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Person can get lyme disease from ticks during walking through leaves and bushes

Lyme disease

Lyme disease is known to be spread by ticks, especially the deer tick. The disease can affect many body systems including the brain and nervous system. Lyme symptoms can endure and worsen without proper treatment. Neurofeedback, while not a treatment of Lyme disease itself, can help alleviate certain brain and nervous system related symptoms that come with the disease.

Symptoms that neurofeedback can help with include but are not limited to:

  • State of fatigue
  • Headache
  • Sensitivity to light
  • Memory impairments
  • Mood fluctuations
  • “Brain fog”


Conventional interventions include antibiotics such as doxycycline, amoxicillin, or cefuroxime axetil or intravenous antibiotics. While neurofeedback in no way replaces such treatment, it can often help to get the brain back to a better functioning state. Moreover, after treatment, some people still have some symptoms, such as brain fog and fatigue. The cause of these continuing symptoms, known as post-Lyme disease syndrome, is unknown, and treating with more antibiotics doesn’t help.

Just as there can be many symptoms related to Lyme, here at BiofeedbackWORKS we employ a wide range of treatment modalities to provide relief for our clients. We include both neurofeedback and general biofeedback training in our treatment approach to fatigue, headaches, mood fluctuations and more. Since Lyme is so complex, we recognize that it may take a multi-pronged approach to address ensuing symptoms.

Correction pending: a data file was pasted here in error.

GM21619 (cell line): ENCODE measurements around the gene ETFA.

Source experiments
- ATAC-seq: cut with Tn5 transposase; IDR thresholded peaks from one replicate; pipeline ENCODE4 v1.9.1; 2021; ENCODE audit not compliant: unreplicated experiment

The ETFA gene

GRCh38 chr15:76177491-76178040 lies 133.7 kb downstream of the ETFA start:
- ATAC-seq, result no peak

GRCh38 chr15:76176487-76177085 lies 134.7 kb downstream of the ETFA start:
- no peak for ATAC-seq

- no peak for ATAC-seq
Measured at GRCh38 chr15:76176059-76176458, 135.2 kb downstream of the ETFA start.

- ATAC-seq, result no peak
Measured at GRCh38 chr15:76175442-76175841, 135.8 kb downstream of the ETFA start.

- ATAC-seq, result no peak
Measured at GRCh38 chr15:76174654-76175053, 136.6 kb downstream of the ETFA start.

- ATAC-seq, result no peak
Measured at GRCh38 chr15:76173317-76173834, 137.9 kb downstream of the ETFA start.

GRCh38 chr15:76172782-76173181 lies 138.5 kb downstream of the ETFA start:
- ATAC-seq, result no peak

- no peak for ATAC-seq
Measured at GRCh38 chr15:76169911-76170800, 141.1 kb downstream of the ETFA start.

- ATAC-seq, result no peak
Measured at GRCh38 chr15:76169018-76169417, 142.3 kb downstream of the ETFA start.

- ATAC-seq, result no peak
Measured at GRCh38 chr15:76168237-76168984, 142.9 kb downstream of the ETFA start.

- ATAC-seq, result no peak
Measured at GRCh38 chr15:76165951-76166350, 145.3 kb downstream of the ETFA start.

A noninvasive approach such as neurofeedback training includes: multichannel Z-score, S-Loretta, LENS, HEG (hemoencephalography), and pRoshi. These modalities are used to teach the brain to react more fluidly to internal and external stimuli as well as to adjust as needed. The brain, therefore, learns to adapt to variable environments. The result, for the client, is a often a substantial decrease or elimination of symptoms.

Neurofeedback training gives the brain feedback to help it return to a baseline of function. Healing this type of fragile brain is based on targeted protocols (Z-scores and S-Loretta) in order to stabilize internal structures. It also helps to create optimum communication between networks and areas of the brain. In addition, we use Low Energy Neurofeedback (LENS) for healing brain injuries, which is a very effective intervention.

Treatment varies depending on the client and all the predisposed factors that make up the individual. We are optimistic that 40 sessions will show very positive outcomes.


The time lapsed between Lyme symptom onset, their intensity and/or symptomatology does not inhibit the brain from being helped by neurofeedback training. We adapt treatment plans to customize training to allow for individual needs and tolerances. To do this we employ the Quantitative Electroencephalogram (qEEG or quantitative brain map). This gives us a picture of a client’s brain wave activity, so we can pinpoint imbalances that perpetuate the symptoms. We then tailor our protocols to target those specific areas.

General Biofeedback

Something that makes us stand out from other neurofeedback treatment programs is our inclusion of General Biofeedback in the client’s treatment plan. In addition to training the brain, we train the peripheral physiology of the body. Sensors are used to measure heart rate variability, skin perspiration, muscle tension, breathing patterns and body temperature. This intervention helps the individual to have control of his or her body’s responses and also aids in pain relief.

Addressing Symptoms

Lyme symptoms can increase sensitivity such as light sensitivity, or instability in mood and anxiety etc. Neurofeedback and general biofeedback training can help the brain stabilize and better manage its response to triggers that cause discomfort. While stressors can be identified, they cannot always be avoided. Neurofeedback and general biofeedback training increase the brain’s stamina which can mean the difference of being able to go to school, go to work, keep a job, participate in family activities, or simply function in today’s world.

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